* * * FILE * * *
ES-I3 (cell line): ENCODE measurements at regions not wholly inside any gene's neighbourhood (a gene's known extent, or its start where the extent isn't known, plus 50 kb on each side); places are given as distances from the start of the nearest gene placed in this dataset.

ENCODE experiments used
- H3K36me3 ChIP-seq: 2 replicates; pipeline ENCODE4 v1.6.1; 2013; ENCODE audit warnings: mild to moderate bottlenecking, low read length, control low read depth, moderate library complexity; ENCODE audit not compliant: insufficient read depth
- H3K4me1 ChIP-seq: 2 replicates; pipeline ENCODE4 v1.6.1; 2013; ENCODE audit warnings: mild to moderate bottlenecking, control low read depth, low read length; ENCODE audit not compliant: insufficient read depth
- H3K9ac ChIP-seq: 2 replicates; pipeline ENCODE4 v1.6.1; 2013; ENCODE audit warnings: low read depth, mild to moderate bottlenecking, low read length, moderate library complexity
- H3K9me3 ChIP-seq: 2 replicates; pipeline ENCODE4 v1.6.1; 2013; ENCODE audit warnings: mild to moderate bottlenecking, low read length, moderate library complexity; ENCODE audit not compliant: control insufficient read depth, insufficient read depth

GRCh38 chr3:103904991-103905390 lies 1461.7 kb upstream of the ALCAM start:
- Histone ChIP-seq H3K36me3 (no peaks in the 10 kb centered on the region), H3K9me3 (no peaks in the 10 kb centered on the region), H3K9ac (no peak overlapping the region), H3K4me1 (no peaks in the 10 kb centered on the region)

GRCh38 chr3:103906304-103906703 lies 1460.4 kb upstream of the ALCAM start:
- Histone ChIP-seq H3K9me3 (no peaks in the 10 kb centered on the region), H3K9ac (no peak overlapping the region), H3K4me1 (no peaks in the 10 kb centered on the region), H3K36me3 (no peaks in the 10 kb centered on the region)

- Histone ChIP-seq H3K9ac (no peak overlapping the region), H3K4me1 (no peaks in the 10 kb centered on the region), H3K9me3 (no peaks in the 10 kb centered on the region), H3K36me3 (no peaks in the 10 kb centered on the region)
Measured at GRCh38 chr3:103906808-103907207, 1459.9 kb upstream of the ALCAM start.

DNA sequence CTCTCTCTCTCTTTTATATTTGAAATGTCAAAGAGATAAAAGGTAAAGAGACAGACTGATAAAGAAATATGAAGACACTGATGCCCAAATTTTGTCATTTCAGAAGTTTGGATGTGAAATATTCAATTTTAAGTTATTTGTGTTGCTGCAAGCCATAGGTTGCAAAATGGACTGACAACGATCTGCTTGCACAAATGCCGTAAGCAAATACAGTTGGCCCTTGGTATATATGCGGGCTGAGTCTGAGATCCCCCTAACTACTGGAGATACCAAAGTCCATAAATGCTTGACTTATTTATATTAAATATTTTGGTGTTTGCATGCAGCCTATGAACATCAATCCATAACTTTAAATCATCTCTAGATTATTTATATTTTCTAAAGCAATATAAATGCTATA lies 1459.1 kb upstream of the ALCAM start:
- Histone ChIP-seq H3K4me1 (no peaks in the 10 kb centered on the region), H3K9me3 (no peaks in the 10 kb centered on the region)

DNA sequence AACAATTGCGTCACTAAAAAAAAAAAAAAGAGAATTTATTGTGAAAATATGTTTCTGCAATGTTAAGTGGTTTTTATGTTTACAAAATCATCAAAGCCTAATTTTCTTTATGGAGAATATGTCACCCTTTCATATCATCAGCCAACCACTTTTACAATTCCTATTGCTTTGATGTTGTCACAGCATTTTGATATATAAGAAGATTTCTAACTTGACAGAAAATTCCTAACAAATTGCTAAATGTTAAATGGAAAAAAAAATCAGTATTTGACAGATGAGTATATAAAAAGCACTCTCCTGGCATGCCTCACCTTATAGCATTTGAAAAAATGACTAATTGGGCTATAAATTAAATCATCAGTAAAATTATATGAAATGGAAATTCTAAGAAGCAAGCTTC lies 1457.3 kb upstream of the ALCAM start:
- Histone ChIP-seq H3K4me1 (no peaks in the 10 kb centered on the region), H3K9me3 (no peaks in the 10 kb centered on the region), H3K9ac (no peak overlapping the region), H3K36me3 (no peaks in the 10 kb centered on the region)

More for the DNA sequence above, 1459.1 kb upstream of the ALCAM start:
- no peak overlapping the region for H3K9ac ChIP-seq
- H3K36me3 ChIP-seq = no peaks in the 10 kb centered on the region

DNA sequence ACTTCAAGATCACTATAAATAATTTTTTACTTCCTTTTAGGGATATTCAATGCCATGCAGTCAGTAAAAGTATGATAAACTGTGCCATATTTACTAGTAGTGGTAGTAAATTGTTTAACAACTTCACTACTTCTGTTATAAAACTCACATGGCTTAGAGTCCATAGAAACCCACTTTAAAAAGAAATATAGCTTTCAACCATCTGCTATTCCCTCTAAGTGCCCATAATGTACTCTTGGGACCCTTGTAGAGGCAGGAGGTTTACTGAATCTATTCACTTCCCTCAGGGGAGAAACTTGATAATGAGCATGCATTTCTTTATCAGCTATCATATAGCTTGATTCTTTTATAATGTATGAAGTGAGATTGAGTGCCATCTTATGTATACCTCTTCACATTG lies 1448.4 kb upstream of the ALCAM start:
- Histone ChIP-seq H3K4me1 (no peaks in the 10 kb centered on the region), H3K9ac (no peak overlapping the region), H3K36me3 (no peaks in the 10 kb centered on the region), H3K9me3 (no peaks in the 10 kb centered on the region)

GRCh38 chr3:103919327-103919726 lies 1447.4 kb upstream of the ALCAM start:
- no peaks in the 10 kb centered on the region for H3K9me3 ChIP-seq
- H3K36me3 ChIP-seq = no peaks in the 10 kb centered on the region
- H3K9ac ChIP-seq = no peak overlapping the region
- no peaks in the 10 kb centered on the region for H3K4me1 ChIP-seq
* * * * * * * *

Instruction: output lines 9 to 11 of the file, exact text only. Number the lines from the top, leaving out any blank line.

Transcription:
GRCh38 chr3:103906304-103906703 lies 1460.4 kb upstream of the ALCAM start:
- Histone ChIP-seq H3K9me3 (no peaks in the 10 kb centered on the region), H3K9ac (no peak overlapping the region), H3K4me1 (no peaks in the 10 kb centered on the region), H3K36me3 (no peaks in the 10 kb centered on the region)

- Histone ChIP-seq H3K9ac (no peak overlapping the region), H3K4me1 (no peaks in the 10 kb centered on the region), H3K9me3 (no peaks in the 10 kb centered on the region), H3K36me3 (no peaks in the 10 kb centered on the region)